Ellen Lau, Chia-Hsuan Liao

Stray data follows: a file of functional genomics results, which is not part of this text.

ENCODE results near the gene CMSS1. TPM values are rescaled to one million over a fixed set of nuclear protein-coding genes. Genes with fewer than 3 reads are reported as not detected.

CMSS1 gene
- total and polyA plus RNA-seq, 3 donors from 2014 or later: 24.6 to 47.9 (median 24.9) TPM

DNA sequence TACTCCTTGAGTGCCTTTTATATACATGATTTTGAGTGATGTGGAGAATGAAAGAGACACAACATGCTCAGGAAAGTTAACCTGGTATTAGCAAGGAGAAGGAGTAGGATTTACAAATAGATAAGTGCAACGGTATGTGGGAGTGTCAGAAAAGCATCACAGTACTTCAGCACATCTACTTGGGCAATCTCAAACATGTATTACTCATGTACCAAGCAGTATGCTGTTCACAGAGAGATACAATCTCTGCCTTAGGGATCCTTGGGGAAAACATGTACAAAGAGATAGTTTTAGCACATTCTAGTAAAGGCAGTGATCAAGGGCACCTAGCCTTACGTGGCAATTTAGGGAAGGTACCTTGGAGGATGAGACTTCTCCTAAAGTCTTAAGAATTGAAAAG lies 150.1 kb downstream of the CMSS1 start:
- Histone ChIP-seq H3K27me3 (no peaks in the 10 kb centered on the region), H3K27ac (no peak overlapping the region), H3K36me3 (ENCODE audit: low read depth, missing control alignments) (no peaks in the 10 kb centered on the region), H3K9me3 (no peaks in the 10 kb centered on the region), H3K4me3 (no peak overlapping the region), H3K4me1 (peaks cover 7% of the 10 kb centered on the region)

Relatively little is known about how linguistic structure is neurally encoded. The current study examines a relatively subtle manipulation of syntactic and semantic structure: the difference between reading a list of two noun phrases (“sunlit ponds ### green umbrellas”) and their syntactic coordination (“sunlit ponds and green umbrellas”). In two ERP experiments, the presence of the coordinator resulted in an increased anterior negativity across the entire second noun phrase, even though coordination had no direct relevance for the memory recognition task. These findings demonstrate that structural connectedness exerts strong, ongoing differences in neural activity even when structured and unstructured materials are very tightly matched in sequence and content. These differences may reflect ongoing maintenance of structure in memory, or computation of the more complex semantic or discourse representation associated with syntactic coordination.